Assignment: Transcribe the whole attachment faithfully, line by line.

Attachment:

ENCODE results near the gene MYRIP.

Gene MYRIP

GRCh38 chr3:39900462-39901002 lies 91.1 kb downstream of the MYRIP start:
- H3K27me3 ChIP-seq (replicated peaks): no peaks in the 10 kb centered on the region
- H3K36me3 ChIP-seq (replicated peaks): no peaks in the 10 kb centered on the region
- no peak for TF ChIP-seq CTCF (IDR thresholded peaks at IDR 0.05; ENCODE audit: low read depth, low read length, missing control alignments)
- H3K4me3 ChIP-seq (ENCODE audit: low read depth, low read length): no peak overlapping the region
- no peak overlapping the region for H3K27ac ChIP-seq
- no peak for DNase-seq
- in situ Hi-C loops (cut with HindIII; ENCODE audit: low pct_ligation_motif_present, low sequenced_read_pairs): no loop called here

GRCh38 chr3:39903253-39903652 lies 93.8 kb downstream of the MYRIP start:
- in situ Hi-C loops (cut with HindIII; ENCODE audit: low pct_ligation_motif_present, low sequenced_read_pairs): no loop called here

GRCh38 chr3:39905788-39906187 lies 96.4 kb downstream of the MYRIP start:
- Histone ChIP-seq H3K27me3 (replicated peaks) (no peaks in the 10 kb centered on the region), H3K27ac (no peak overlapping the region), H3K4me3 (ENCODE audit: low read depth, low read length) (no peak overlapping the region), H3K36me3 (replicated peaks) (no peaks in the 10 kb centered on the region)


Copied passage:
ENCODE results near the gene MYRIP.

Gene MYRIP

GRCh38 chr3:39900462-39901002 lies 91.1 kb downstream of the MYRIP start:
- H3K27me3 ChIP-seq (replicated peaks): no peaks in the 10 kb centered on the region
- H3K36me3 ChIP-seq (replicated peaks): no peaks in the 10 kb centered on the region
- no peak for TF ChIP-seq CTCF (IDR thresholded peaks at IDR 0.05; ENCODE audit: low read depth, low read length, missing control alignments)
- H3K4me3 ChIP-seq (ENCODE audit: low read depth, low read length): no peak overlapping the region
- no peak overlapping the region for H3K27ac ChIP-seq
- no peak for DNase-seq
- in situ Hi-C loops (cut with HindIII; ENCODE audit: low pct_ligation_motif_present, low sequenced_read_pairs): no loop called here

GRCh38 chr3:39903253-39903652 lies 93.8 kb downstream of the MYRIP start:
- in situ Hi-C loops (cut with HindIII; ENCODE audit: low pct_ligation_motif_present, low sequenced_read_pairs): no loop called here

GRCh38 chr3:39905788-39906187 lies 96.4 kb downstream of the MYRIP start:
- Histone ChIP-seq H3K27me3 (replicated peaks) (no peaks in the 10 kb centered on the region), H3K27ac (no peak overlapping the region), H3K4me3 (ENCODE audit: low read depth, low read length) (no peak overlapping the region), H3K36me3 (replicated peaks) (no peaks in the 10 kb centered on the region)